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Utilizing the body’s own immune responses to combat malignancies is not a recent phenomenon. In the late 1880s, Dr. William B. Coley utilized staphylococcal toxins following his observation of tumor regression in patients who had been exposed to infectious pathogens.1 In recent years, the application of immunotherapy has evolved to include many different biologic facets such as modulating the tumor immune microenvironment (TME) and shifting its balance toward an antitumor state (Fig. 121-1). Current immunotherapeutic treatments for malignant pleural mesothelioma (MPM) involve cell- and antibody-mediated immunotherapies.

Figure 121-1

Multiplex immunofluorescent image showing the tumor microenvironment of malignant pleural mesothelioma. MSLN, mesothelin; CD-4, helper T cell; CD-8, cytotoxic T cell; SMA, smooth muscle actin; DAPI, 4′,6-diamidino-2-phenylindole, nuclear marker.

Rationale for Immunotherapy

A review of the National Cancer Database showed using a propensity score–matched analysis that trimodality therapy with a combination of cancer-directed surgery, pemetrexed-based chemotherapy, and hemithoracic radiation improves overall survival (OS) in epithelioid malignant pleural mesothelioma (MPM).2 However, a median OS of 14 to 21 months following trimodality therapy warrants investigation of other novel therapies.

It has been hypothesized that MPM develops from a frustrated phagocytosis process where macrophages attempt to phagocytose asbestos fibers, which leads to persistent reactive oxygen species and production of proinflammatory cytokines that have been shown to be associated with malignant mesothelial cell proliferation in vitro and in vivo.35 Antitumor immune responses are documented in MPM patients, albeit in small cohorts.6 In a systematic investigation of immune responses in MPM, as a first step our group evaluated 175 hematoxylin and eosin (H&E)-stained slides from patients with epithelioid MPM. On multivariate analysis, we showed that chronic inflammation in the stroma was an independent predictor of survival (hazard ratio [HR], 0.659; 95% confidence interval [CI], 0.464–0.937; p = 0.02).7 Subsequently, we assessed 230 patient samples for 8 types of infiltrating immune cells and tumor expression of 5 cytokine or chemokine receptors.8 The ratio of effector to suppressor immune cells was prognostic; patient tumors with high CD163 macrophages and low CD8 cytotoxic T cells were associated with a worse prognosis (median OS, 8.8 months [high-risk index] vs. 17.0 months [low-risk index]; p = 0.009). Conversely, low CD163 and high CD20 B cells had a better prognosis (median OS, 25.0 months [low-risk index] vs. 15.0 months [high-risk index]; p < 0.001). A multivariate analysis confirmed that stage (HR, 1.57; 95% CI, 1.15–2.14, p = 0.005), CD163 to CD8 ratio (HR, 1.64; 95% CI, 1.01–2.44; p = 0.044), and CD163 to CD20 ratio (HR, 1.64; 95% CI, 1.10–2.44; p = 0.015) were independent prognostic factors for survival.8 The aforementioned studies underscored the rationale to promote effector immune responses in MPM.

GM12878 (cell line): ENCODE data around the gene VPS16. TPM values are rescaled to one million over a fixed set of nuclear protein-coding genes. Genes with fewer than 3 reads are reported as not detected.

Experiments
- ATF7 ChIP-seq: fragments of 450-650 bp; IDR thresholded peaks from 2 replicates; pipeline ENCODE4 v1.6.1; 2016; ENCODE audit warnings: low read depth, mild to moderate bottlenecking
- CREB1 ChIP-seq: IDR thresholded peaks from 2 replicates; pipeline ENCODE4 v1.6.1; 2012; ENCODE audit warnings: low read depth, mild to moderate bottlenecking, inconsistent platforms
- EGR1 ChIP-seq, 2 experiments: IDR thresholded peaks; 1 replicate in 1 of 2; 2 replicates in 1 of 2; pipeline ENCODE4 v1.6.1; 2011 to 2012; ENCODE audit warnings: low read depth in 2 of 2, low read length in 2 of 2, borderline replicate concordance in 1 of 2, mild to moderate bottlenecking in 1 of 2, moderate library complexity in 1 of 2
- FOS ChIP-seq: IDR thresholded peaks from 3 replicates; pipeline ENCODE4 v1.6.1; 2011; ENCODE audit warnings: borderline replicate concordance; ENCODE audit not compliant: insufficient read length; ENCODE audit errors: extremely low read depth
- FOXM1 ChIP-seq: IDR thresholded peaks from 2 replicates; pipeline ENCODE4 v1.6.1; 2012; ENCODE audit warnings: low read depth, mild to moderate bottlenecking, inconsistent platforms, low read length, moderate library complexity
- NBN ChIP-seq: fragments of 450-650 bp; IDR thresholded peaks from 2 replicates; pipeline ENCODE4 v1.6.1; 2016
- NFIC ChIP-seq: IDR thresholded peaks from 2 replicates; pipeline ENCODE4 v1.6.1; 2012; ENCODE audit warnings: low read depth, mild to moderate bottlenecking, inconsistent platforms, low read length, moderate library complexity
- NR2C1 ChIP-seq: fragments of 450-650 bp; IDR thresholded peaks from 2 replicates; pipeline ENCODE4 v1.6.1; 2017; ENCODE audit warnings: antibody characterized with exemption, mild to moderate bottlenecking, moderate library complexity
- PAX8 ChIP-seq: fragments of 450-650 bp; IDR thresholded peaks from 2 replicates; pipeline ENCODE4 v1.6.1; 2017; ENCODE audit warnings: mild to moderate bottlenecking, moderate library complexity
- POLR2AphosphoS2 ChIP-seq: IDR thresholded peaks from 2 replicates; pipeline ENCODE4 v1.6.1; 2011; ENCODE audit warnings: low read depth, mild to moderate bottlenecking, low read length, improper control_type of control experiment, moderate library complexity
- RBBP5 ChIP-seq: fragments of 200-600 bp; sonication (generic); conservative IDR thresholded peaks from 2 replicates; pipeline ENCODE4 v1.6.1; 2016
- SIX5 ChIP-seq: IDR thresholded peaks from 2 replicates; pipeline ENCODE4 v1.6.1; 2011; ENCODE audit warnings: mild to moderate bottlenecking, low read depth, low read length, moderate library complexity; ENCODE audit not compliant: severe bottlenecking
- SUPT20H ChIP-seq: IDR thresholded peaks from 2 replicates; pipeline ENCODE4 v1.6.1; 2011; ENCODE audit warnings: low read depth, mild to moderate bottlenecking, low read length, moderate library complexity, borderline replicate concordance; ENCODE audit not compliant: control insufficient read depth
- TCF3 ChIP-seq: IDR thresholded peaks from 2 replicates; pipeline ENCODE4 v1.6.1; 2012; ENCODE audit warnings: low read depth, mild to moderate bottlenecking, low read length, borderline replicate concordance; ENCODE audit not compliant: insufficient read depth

Immunoediting and Immunosurveillance


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